Dogs at the Market

 

NO DOGS ALLOWED: IT’S THE LAW

Under the provisions of the California Health and Safety Code, it is stated that “customers shall not bring any live animals into any food facility”. We ask you to respectfully comply by not bringing your dog or other pets to the Hillcrest Farmers’ Market. Exceptions: Guide dog for the blind / Signal Dog for the Deaf / Service Dog for the Disabled or Handicapped

Hot Asphalt Awareness – Keep Your Pets Safe At Home, While You Enjoy The Hillcrest Farmers Market

Guide dog is helping a blind man in the city

At the Hillcrest Farmers Market, we love good healthy locally grown food, happy farmers, AND our pets! However, we have seen the number of injured pets increase substantially over the past couple of weeks. Our market is open 9am-2pm- during the hottest times of the day.  It is best to leave your pet at home.  It is also important to remember that the San Diego health codes ban pets AND emotional support animals within 20 feet of any food booth. Let’s work together so everyone has a good experience at the market, and so that our pets stay safe and cool!

SERVICE ANIMALS VS PETS & EMOTIONAL SUPPORT ANIMALS

Service animal owners and handlers have been trained and know the signs of danger in order to prevent a health crisis for their trained service animal.  Service animals have been trained with a handler and can perform specific tasks when asked to do so by the Health Department or San Diego Police. Often times service animals have been matched to their specific handler.   However, the pets we have seen in distress, have not been trained services animals. They have also not been under the control and supervision of trained handlers. If your animal is a pet or emotional support animal – it is best to leave them at home.

Pets and emotional support animals ARE NOT trained service animals. They also don’t always understand how they should respond to in large crowds when people and kids may want to touch them.  They may become frightened, or worst- they could bite someone. Pets and emotional support animals are not always trained to stay away from random food or unsafe water sources.  They may also take shade under cooking equipment- unaware of what is around them.   So while we strive to keep a harmonious shopping and working environment for our vendors and our guests, it’s important to know when you should keep your pet or emotional support animal at home — for your pet’s own safety and our guests.

During the hottest times of the year, or around large crowds- it’s also important to also be honest with yourself and your reason for bringing your pet to the market, or anywhere that you can not provide shade, water or a cool place for your pet or emotional support animal to lay down.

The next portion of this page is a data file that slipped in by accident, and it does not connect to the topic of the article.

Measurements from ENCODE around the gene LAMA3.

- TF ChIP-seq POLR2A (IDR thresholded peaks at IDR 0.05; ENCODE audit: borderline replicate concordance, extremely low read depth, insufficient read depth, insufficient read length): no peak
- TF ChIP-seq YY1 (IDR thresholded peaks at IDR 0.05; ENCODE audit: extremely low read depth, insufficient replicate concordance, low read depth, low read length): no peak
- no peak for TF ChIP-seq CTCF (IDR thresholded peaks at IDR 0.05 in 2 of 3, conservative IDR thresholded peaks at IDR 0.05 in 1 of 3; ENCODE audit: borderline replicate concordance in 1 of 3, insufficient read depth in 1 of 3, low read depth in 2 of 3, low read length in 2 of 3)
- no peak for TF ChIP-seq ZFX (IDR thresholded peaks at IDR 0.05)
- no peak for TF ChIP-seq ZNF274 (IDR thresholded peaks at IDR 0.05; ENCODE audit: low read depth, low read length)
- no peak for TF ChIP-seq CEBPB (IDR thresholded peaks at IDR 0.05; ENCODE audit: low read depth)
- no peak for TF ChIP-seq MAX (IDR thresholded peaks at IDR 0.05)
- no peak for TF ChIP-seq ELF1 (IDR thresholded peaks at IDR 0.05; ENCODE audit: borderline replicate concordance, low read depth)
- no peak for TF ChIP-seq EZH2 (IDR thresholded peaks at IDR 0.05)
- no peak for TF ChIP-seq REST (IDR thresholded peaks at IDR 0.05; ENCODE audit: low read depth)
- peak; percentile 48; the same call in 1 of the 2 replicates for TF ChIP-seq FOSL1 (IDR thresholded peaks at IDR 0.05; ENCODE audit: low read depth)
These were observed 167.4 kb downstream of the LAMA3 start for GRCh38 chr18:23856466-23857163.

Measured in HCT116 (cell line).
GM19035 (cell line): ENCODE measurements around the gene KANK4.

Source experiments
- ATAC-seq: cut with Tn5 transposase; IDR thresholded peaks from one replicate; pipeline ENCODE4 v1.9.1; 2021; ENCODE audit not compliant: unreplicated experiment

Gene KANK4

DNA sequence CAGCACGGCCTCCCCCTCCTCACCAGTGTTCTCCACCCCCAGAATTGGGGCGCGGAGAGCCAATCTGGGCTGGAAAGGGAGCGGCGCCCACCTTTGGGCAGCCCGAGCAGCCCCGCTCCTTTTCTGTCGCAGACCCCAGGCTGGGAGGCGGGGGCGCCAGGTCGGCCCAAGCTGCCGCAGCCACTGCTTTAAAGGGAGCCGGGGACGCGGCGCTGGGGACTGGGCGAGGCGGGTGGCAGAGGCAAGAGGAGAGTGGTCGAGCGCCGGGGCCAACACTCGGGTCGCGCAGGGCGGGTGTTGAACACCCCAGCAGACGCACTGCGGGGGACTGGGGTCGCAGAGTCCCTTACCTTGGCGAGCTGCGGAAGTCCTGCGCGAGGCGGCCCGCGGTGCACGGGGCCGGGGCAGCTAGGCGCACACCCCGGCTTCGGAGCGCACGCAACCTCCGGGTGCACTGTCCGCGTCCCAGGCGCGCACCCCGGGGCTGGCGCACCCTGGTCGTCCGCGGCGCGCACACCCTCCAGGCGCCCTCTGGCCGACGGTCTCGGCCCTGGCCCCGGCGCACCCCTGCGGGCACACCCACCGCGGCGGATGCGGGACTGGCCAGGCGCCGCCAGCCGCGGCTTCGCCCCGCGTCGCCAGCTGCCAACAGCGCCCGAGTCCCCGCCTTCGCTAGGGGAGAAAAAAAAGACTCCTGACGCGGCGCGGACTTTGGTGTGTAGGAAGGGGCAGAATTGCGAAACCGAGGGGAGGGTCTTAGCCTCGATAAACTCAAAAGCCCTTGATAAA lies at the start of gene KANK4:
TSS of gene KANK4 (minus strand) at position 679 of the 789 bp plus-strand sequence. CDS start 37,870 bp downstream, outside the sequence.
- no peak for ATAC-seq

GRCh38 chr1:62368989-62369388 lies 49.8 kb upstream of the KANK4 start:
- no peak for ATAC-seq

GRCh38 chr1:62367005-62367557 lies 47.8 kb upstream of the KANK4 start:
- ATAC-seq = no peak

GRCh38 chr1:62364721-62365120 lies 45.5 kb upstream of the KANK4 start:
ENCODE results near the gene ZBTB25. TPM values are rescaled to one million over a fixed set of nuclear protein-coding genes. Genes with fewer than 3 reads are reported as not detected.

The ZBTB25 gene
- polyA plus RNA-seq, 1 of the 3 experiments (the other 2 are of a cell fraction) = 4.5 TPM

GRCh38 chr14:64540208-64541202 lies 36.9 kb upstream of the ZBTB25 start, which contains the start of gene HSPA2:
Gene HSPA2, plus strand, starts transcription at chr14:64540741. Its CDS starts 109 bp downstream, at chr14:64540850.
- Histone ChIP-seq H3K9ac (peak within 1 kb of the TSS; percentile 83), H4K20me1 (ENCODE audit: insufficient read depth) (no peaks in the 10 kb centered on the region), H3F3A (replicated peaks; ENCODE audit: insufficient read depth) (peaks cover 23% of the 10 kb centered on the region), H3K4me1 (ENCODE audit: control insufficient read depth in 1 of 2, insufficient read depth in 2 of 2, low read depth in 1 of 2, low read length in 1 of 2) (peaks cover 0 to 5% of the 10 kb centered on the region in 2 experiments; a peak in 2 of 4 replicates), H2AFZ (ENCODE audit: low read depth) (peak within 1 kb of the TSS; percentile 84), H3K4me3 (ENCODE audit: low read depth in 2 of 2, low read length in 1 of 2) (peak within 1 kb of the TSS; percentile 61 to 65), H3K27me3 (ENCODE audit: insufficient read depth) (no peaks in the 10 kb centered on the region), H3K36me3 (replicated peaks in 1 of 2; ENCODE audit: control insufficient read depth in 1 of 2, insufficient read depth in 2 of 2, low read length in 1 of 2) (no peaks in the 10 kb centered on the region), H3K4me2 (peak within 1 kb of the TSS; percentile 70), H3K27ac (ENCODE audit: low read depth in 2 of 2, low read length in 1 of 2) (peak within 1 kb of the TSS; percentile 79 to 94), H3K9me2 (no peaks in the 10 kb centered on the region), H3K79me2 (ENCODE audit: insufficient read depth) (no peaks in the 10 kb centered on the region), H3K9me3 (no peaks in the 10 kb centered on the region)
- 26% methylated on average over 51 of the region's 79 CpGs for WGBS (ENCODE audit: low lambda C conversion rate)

Always ask yourself: “How long will I be away home?  Is it safe to bring my pet? Does my pet jump, lick, or is my pet aggressive towards strangers or other animals? Is my pet current on all vaccinations and city/licenses?”

WHAT IF MY DOG GETS INJURED?

If your dog accidentally gets a paw pad burned, there are a few things you can do to help your pet survive.  We are not experts and these suggestions should NEVER replace expert or your vet’s advice. And remember- as always- check with your vet if you see any blisters or raw pads, or if you see signs that your pet is suffering.

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A shooting shot. Accident on a walk in town with a dog. The dog

PREVENT PET INJURIES

  • Try to only walk your dog before 10:30 am or after 6 pm.
  • Determine if the sidewalk or street is too hot by firmly placing the back of your hand on the surface for at least seven seconds.  If it is too hot for you- it is too hot for your pet.
  • Avoid walking your pet along routes that do not provide adequate shade. Look for grassy areas if you can not avoid walks during the hottest part of the day – 10:30am-6pm.
  • Purchase a pair of booties to protect your pet’s paws. Make sure they fit correctly and only use them if you must walk your dog.  Remember to keep them off hot surfaces, even with the booties.

IF YOUR PET GETS INJURED

  • Clean your pet’s paws off with a mild antibacterial soap and water rinse. Carefully dry your dog’s paws with a dry, clean paper or cotton towel.
  • You can use the spray Bactine on the paws to help prevent any infections and to also help numb any tenderness in the pads.
  • Use a self-adhering sports wrap to cover the sore paw pads and to prevent licking. You can also use a new pair of baby socks to cover your dog’s paws too.
  • If your dog has visible open wounds on their pads you should take them to the vet for proper treatment that may require a prescription antibiotic to prevent any infections.